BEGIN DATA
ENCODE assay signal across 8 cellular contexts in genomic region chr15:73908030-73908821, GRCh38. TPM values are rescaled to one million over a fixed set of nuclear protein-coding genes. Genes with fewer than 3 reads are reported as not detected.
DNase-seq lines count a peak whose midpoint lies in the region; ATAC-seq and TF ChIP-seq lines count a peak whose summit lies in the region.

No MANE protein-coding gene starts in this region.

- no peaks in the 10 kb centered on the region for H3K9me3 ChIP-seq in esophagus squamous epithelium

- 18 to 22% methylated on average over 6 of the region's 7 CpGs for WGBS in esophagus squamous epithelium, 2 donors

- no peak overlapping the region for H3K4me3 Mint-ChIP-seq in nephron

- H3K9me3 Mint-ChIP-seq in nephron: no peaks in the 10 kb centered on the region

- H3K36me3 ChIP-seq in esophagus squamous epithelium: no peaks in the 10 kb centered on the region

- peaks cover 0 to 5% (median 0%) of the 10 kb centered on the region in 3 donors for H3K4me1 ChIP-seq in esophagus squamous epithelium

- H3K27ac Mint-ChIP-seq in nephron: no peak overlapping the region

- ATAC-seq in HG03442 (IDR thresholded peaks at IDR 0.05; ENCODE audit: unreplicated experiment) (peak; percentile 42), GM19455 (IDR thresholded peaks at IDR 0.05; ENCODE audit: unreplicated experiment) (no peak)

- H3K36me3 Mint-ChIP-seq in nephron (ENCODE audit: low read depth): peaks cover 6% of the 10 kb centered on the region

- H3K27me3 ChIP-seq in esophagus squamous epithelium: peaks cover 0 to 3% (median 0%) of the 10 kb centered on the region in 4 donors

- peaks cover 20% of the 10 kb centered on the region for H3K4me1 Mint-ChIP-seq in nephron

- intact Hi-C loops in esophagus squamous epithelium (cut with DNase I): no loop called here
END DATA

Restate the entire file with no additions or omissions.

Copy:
ENCODE assay signal across 8 cellular contexts in genomic region chr15:73908030-73908821, GRCh38. TPM values are rescaled to one million over a fixed set of nuclear protein-coding genes. Genes with fewer than 3 reads are reported as not detected.
DNase-seq lines count a peak whose midpoint lies in the region; ATAC-seq and TF ChIP-seq lines count a peak whose summit lies in the region.

No MANE protein-coding gene starts in this region.

- no peaks in the 10 kb centered on the region for H3K9me3 ChIP-seq in esophagus squamous epithelium

- 18 to 22% methylated on average over 6 of the region's 7 CpGs for WGBS in esophagus squamous epithelium, 2 donors

- no peak overlapping the region for H3K4me3 Mint-ChIP-seq in nephron

- H3K9me3 Mint-ChIP-seq in nephron: no peaks in the 10 kb centered on the region

- H3K36me3 ChIP-seq in esophagus squamous epithelium: no peaks in the 10 kb centered on the region

- peaks cover 0 to 5% (median 0%) of the 10 kb centered on the region in 3 donors for H3K4me1 ChIP-seq in esophagus squamous epithelium

- H3K27ac Mint-ChIP-seq in nephron: no peak overlapping the region

- ATAC-seq in HG03442 (IDR thresholded peaks at IDR 0.05; ENCODE audit: unreplicated experiment) (peak; percentile 42), GM19455 (IDR thresholded peaks at IDR 0.05; ENCODE audit: unreplicated experiment) (no peak)

- H3K36me3 Mint-ChIP-seq in nephron (ENCODE audit: low read depth): peaks cover 6% of the 10 kb centered on the region

- H3K27me3 ChIP-seq in esophagus squamous epithelium: peaks cover 0 to 3% (median 0%) of the 10 kb centered on the region in 4 donors

- peaks cover 20% of the 10 kb centered on the region for H3K4me1 Mint-ChIP-seq in nephron

- intact Hi-C loops in esophagus squamous epithelium (cut with DNase I): no loop called here